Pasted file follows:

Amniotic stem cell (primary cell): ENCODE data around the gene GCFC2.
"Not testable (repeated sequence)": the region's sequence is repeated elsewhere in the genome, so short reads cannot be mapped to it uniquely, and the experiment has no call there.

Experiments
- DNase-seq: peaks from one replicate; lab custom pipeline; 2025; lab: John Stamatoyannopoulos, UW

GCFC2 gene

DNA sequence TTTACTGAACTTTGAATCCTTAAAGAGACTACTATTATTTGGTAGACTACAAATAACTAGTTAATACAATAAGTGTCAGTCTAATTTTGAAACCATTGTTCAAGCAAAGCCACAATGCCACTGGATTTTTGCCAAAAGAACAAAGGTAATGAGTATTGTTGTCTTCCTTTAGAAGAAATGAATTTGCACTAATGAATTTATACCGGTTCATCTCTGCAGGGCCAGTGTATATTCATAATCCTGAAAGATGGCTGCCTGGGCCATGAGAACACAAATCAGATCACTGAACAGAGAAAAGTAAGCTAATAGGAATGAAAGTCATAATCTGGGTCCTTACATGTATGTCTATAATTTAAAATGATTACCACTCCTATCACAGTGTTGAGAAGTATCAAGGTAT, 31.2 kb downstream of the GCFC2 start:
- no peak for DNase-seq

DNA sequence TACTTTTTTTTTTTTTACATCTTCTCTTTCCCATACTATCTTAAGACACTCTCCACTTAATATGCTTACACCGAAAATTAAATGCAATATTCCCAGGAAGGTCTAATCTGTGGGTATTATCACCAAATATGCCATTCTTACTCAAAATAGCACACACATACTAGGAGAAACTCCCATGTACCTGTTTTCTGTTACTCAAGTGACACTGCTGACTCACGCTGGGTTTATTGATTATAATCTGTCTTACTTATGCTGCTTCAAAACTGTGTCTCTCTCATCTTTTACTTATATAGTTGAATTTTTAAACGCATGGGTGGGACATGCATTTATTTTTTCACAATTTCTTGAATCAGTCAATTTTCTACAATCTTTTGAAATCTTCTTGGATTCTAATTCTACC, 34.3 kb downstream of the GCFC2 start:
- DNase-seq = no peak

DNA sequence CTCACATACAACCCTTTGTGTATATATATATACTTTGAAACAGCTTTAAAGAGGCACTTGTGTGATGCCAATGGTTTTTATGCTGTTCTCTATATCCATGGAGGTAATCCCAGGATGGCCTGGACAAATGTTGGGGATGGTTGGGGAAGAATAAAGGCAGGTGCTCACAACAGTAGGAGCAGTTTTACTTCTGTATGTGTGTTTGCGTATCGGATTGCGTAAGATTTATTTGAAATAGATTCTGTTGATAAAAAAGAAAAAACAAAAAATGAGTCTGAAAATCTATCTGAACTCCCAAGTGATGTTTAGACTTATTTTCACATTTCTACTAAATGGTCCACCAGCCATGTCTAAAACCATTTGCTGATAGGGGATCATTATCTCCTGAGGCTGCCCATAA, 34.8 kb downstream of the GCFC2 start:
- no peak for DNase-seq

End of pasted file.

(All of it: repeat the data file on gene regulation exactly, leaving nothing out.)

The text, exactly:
Amniotic stem cell (primary cell): ENCODE data around the gene GCFC2.
"Not testable (repeated sequence)": the region's sequence is repeated elsewhere in the genome, so short reads cannot be mapped to it uniquely, and the experiment has no call there.

Experiments
- DNase-seq: peaks from one replicate; lab custom pipeline; 2025; lab: John Stamatoyannopoulos, UW

GCFC2 gene

DNA sequence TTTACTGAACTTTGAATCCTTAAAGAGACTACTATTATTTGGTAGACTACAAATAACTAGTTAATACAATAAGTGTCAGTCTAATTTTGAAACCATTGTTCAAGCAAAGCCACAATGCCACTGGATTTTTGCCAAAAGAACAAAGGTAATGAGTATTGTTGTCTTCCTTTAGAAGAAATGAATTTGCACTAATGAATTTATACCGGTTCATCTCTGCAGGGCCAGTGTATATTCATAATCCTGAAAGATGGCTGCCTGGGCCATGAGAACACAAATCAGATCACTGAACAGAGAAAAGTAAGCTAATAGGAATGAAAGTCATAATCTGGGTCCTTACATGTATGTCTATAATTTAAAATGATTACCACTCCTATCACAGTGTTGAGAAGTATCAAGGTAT, 31.2 kb downstream of the GCFC2 start:
- no peak for DNase-seq

DNA sequence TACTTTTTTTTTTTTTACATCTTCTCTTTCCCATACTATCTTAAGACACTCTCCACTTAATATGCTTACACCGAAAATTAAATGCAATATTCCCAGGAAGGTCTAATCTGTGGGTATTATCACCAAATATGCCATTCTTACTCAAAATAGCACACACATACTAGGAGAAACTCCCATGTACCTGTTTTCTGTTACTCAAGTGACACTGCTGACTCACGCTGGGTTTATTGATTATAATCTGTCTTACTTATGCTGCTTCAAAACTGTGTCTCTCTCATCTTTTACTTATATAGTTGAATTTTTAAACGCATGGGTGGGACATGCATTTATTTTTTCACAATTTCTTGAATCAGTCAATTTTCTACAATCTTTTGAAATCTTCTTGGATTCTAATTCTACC, 34.3 kb downstream of the GCFC2 start:
- DNase-seq = no peak

DNA sequence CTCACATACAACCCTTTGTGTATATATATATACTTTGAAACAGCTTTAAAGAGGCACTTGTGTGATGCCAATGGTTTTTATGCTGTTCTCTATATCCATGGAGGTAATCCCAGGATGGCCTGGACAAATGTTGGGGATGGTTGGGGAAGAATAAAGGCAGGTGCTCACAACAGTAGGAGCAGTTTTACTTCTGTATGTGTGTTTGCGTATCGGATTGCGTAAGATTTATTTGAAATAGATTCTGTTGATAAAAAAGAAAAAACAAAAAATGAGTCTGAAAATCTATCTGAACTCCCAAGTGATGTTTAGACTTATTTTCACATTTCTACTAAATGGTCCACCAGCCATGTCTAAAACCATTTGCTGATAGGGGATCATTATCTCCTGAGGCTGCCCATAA, 34.8 kb downstream of the GCFC2 start:
- no peak for DNase-seq